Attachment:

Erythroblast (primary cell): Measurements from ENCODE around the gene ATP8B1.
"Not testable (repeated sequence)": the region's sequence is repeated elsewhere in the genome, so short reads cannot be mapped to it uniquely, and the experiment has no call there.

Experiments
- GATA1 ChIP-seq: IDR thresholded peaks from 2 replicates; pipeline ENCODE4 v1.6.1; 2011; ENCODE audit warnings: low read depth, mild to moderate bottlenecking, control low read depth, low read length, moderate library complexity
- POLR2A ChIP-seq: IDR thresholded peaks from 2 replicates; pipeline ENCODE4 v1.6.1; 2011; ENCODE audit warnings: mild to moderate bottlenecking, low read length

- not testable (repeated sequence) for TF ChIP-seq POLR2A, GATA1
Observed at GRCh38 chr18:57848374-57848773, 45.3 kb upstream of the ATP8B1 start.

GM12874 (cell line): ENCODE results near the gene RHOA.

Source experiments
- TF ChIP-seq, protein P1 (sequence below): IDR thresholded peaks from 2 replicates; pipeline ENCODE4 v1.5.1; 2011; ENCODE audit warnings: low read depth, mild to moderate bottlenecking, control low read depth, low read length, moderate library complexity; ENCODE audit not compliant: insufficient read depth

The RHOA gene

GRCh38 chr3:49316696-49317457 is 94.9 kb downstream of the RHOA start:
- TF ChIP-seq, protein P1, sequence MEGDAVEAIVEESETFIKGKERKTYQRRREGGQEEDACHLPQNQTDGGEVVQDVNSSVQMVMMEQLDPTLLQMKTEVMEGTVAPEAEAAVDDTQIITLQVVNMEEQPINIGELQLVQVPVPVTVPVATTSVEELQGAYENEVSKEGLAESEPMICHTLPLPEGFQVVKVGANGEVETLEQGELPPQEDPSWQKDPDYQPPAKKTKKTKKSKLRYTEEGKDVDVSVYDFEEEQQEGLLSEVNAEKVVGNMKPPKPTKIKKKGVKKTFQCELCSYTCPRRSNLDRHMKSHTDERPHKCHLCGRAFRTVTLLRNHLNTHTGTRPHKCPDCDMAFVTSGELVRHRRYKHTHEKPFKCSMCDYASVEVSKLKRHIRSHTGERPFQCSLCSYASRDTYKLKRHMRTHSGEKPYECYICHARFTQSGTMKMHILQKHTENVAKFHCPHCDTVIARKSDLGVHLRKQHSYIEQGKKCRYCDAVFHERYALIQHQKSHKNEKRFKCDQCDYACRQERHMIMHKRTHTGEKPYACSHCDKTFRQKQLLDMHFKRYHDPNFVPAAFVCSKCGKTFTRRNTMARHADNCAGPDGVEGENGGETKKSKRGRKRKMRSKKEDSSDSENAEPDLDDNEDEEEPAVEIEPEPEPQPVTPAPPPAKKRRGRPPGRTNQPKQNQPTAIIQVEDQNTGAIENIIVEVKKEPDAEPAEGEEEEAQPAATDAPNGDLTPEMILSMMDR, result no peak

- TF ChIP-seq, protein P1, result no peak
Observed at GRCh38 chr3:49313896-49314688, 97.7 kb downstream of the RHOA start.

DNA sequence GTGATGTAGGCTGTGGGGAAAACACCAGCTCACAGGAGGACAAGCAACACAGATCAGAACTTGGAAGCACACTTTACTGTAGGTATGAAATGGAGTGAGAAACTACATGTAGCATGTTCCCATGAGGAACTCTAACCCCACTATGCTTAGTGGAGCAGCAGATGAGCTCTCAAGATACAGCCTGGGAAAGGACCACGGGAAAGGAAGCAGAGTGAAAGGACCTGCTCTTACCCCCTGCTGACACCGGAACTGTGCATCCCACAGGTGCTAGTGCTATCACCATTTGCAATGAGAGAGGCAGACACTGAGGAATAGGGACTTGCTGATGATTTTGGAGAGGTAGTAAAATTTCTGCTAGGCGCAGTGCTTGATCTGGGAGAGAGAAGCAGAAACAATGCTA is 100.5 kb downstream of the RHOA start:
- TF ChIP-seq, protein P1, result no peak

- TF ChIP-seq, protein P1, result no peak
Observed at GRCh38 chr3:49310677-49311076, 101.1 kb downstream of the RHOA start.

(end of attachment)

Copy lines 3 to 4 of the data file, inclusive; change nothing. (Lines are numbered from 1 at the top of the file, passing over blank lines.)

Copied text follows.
Experiments
- GATA1 ChIP-seq: IDR thresholded peaks from 2 replicates; pipeline ENCODE4 v1.6.1; 2011; ENCODE audit warnings: low read depth, mild to moderate bottlenecking, control low read depth, low read length, moderate library complexity